Pharmacotherapy. 2004 May;24(5):621-9. Grothe DR, Scheckner B, Albano D. Global Medical Communications, Neuroscience, Wyeth Pharmaceuticals, Collegeville, Pennsylvania 19426, USA.
Major depressive disorder (MDD) and anxiety disorders such as generalized anxiety disorder (GAD) are often accompanied by chronic painful symptoms. Examples of such symptoms are backache, headache, gastrointestinal pain, and joint pain. In addition, pain generally not associated with major depression or an anxiety disorder, such as peripheral neuropathic pain (e.g., diabetic neuropathy and postherpetic neuralgia), cancer pain, and fibromyalgia, can be challenging for primary care providers to treat.
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Antidepressants that block reuptake of both serotonin and norepinephrine, such as the tricyclic antidepressants (e.g., amitriptyline), have been used to treat pain syndromes in patients with or without comorbid MDD or GAD. Venlafaxine, a serotonin and norepinephrine reuptake inhibitor, has been safe and effective in animal models, healthy human volunteers, and patients for treatment of various pain syndromes. The use of venlafaxine for treatment of pain associated with MDD or GAD, neuropathic pain, headache, fibromyalgia, and postmastectomy pain syndrome is reviewed.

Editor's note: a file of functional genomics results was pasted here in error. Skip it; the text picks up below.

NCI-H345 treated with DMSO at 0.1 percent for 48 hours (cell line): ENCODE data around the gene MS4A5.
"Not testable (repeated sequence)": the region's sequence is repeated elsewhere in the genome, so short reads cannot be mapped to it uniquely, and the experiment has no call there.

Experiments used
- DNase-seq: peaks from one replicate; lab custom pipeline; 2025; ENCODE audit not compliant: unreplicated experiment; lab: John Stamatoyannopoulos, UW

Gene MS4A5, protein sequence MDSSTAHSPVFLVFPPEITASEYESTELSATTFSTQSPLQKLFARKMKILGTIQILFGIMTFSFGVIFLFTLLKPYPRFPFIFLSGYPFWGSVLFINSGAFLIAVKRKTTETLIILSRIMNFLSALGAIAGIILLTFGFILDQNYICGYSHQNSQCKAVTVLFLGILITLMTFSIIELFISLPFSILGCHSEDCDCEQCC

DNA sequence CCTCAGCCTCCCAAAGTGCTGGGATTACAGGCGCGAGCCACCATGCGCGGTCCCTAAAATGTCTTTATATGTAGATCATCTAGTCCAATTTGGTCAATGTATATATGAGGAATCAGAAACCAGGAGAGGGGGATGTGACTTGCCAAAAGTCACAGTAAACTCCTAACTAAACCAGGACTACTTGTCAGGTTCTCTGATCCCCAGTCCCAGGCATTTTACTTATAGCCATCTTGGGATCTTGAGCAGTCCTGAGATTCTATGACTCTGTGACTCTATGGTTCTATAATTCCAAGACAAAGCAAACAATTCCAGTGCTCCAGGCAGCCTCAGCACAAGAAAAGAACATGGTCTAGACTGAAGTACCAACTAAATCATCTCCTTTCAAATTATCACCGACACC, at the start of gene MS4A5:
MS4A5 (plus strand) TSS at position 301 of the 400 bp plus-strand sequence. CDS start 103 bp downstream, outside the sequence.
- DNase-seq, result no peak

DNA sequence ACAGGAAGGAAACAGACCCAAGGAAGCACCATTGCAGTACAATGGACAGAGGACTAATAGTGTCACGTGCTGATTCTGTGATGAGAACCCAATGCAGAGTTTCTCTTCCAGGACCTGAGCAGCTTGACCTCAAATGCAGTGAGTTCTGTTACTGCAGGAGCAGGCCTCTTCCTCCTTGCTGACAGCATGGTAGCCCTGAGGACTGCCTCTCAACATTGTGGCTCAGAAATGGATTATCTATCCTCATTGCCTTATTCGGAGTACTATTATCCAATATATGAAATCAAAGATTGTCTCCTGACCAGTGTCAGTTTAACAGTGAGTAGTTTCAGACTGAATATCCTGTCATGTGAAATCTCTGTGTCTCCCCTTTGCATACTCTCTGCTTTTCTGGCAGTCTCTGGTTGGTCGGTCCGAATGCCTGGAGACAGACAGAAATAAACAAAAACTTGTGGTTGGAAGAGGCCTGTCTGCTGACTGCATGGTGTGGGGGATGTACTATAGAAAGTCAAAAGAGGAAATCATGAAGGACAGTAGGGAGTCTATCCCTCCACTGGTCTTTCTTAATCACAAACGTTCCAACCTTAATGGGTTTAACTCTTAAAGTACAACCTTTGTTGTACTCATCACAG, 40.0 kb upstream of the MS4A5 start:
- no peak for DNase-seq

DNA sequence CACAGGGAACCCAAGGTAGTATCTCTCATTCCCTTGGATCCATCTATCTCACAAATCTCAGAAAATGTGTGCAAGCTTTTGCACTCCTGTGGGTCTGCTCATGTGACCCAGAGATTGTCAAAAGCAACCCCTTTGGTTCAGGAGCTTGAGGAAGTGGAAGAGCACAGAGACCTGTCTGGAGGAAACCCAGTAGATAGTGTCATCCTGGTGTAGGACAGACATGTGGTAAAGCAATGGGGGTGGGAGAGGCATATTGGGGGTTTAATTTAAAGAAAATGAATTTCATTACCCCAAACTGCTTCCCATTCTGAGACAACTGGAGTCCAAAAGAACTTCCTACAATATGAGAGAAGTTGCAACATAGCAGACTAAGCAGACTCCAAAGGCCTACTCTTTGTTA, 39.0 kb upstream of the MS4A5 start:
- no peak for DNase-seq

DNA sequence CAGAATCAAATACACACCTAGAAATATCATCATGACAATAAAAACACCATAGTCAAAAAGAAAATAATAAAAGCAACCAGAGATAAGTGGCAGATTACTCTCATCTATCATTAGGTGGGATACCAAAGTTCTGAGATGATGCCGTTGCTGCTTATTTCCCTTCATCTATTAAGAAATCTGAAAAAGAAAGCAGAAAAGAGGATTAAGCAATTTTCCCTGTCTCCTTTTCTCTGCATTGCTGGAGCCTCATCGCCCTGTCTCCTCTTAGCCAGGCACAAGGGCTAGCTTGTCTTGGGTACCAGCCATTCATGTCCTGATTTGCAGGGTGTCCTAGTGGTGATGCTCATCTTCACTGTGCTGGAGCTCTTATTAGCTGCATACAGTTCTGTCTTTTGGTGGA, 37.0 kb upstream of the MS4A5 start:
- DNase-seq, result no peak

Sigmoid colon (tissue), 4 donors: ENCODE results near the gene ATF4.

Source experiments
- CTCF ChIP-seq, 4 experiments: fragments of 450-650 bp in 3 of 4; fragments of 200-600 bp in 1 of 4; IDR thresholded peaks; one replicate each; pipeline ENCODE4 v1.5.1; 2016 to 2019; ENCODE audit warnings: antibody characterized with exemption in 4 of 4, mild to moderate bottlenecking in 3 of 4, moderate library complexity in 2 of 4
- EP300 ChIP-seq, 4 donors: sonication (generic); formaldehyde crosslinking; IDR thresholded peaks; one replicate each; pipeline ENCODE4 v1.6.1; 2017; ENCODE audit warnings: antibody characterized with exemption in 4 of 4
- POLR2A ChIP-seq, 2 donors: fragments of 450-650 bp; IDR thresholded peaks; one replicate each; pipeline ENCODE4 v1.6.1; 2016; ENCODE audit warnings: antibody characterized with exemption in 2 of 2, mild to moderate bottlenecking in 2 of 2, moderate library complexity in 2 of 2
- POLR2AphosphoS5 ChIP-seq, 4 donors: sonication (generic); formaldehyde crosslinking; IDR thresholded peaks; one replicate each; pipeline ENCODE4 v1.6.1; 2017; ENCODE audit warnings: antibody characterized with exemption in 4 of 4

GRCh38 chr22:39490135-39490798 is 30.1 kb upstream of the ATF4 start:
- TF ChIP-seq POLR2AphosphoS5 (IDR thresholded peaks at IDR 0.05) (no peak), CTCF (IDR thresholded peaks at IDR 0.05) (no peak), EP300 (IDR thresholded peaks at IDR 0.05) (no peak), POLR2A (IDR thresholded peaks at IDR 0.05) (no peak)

Currently, no antidepressants, including venlafaxine, are approved for the treatment of chronic pain syndromes. Additional randomized, controlled trials are necessary to fully elucidate the role of venlafaxine in the treatment of chronic pain.
PMID: 15162896 [PubMed – in process]